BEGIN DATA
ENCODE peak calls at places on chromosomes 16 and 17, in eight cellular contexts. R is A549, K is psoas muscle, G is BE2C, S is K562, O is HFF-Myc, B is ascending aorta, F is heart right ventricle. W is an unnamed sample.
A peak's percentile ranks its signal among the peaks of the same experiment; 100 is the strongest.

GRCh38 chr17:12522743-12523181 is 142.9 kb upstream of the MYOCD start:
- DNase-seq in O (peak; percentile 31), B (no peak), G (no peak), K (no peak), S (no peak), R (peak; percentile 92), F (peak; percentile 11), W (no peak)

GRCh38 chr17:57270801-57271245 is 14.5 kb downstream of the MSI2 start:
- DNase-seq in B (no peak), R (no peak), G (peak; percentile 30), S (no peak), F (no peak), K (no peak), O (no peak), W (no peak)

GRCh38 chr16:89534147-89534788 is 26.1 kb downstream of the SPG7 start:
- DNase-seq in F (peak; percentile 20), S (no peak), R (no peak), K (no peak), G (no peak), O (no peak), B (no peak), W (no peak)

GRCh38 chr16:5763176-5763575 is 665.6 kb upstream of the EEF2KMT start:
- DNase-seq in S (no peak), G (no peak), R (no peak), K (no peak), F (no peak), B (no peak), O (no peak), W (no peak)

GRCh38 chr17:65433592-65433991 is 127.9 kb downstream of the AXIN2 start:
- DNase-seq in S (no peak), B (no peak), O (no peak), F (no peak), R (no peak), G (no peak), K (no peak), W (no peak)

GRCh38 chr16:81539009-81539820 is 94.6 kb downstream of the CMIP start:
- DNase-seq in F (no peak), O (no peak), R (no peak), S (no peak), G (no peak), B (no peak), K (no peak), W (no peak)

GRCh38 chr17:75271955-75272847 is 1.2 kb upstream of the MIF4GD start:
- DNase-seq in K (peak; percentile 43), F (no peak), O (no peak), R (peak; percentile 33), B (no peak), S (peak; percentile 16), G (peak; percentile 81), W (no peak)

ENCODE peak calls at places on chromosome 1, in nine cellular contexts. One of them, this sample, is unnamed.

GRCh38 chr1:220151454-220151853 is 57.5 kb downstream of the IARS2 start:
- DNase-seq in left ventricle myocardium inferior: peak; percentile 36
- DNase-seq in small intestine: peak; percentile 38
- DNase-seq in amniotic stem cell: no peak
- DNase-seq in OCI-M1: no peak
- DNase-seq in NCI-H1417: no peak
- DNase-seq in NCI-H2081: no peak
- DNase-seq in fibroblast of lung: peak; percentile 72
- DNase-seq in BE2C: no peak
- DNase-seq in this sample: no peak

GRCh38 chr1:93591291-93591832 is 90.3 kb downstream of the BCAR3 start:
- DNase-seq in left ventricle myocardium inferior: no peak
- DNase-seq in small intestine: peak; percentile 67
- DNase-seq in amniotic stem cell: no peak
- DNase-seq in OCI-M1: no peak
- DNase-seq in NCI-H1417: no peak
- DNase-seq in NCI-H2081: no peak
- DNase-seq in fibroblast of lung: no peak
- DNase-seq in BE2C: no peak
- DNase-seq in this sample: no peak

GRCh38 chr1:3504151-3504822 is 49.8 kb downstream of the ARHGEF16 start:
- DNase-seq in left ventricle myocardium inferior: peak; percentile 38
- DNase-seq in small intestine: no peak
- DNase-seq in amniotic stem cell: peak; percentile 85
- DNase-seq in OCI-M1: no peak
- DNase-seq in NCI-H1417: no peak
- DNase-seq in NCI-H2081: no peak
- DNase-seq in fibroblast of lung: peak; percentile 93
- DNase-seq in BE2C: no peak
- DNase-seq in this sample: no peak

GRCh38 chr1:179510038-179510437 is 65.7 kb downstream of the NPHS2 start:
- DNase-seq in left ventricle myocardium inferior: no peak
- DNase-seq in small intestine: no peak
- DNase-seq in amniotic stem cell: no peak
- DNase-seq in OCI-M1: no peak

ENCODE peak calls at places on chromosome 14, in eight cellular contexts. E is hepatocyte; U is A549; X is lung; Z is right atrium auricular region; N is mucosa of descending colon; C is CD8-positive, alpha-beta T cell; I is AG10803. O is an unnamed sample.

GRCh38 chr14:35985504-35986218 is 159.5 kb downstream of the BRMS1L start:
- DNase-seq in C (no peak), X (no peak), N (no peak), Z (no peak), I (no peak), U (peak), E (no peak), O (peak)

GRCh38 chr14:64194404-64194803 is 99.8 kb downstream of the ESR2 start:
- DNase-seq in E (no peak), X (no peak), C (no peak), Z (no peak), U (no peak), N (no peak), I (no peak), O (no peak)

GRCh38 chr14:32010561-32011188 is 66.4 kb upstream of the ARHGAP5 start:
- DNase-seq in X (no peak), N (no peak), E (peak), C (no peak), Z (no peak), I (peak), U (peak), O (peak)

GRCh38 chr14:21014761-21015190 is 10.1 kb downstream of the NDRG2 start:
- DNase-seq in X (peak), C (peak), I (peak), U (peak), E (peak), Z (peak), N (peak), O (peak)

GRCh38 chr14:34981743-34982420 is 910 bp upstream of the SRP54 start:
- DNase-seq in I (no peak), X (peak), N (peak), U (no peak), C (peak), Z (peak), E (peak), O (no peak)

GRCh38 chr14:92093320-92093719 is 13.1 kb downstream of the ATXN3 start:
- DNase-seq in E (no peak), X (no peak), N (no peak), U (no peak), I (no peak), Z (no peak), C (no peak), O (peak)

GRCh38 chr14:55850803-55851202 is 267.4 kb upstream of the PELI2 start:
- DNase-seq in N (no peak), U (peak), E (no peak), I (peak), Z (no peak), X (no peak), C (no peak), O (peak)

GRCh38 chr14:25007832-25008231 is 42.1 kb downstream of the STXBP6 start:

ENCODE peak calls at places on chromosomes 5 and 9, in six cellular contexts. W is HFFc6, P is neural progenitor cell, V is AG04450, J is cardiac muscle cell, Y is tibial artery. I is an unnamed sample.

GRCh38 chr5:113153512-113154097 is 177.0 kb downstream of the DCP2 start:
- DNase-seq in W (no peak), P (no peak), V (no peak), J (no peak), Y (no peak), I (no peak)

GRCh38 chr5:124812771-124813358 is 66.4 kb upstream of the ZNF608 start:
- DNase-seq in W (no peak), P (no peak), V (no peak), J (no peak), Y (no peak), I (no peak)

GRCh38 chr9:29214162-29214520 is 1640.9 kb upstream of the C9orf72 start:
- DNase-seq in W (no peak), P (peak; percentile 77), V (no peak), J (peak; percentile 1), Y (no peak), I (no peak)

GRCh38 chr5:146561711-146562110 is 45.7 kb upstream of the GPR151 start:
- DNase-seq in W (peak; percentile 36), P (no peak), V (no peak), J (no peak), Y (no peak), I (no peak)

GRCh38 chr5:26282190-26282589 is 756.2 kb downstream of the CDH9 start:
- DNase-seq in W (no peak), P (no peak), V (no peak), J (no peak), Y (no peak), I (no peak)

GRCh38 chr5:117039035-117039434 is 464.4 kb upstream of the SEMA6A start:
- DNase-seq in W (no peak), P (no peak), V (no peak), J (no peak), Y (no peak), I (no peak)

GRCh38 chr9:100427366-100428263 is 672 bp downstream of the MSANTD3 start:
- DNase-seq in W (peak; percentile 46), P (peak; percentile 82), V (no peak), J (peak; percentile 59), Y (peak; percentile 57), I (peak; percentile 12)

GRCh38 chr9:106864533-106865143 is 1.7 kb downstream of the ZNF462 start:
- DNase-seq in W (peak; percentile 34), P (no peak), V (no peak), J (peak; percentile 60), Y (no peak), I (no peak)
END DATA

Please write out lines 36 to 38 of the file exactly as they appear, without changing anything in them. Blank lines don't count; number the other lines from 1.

- DNase-seq in BE2C: no peak
- DNase-seq in this sample: no peak

GRCh38 chr1:3504151-3504822 is 49.8 kb downstream of the ARHGEF16 start: